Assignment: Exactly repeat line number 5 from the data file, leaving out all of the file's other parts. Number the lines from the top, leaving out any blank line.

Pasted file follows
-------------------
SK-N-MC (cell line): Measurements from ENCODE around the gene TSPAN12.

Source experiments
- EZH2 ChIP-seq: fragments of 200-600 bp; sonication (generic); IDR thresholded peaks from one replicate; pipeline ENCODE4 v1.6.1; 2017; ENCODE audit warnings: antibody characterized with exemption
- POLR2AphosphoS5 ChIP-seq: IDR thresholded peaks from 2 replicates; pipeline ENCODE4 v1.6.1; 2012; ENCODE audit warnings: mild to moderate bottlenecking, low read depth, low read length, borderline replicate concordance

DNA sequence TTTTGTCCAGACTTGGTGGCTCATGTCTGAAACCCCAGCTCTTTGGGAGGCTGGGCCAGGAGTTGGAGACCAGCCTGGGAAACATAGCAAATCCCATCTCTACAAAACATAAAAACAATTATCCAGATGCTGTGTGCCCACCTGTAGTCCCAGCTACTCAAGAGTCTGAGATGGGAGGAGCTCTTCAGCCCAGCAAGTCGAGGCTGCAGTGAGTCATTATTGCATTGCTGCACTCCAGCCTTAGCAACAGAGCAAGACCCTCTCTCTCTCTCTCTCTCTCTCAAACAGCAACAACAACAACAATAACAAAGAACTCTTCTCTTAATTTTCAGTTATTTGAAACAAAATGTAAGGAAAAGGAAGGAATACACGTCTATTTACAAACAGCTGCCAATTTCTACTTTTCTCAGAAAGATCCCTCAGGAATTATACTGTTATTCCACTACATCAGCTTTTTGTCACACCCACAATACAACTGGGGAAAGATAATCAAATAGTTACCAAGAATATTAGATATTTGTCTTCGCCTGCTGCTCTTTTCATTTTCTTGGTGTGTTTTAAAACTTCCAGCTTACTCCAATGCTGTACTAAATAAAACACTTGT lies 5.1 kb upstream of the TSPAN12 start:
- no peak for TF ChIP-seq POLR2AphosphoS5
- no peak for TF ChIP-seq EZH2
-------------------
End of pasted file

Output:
DNA sequence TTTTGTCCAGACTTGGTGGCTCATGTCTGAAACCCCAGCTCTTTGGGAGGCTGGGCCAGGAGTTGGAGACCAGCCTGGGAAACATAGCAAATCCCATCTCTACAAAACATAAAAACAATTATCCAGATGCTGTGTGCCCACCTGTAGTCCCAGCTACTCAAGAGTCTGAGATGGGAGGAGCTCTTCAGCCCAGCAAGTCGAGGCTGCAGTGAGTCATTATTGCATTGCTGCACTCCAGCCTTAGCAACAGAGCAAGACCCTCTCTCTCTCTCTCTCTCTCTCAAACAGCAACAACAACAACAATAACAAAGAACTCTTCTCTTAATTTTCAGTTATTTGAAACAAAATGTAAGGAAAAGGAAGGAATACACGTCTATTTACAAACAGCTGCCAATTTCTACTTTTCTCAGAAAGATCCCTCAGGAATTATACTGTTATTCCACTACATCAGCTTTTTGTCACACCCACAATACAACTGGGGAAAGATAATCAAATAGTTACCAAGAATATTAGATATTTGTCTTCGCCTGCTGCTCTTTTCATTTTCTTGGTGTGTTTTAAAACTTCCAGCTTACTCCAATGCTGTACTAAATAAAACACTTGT lies 5.1 kb upstream of the TSPAN12 start: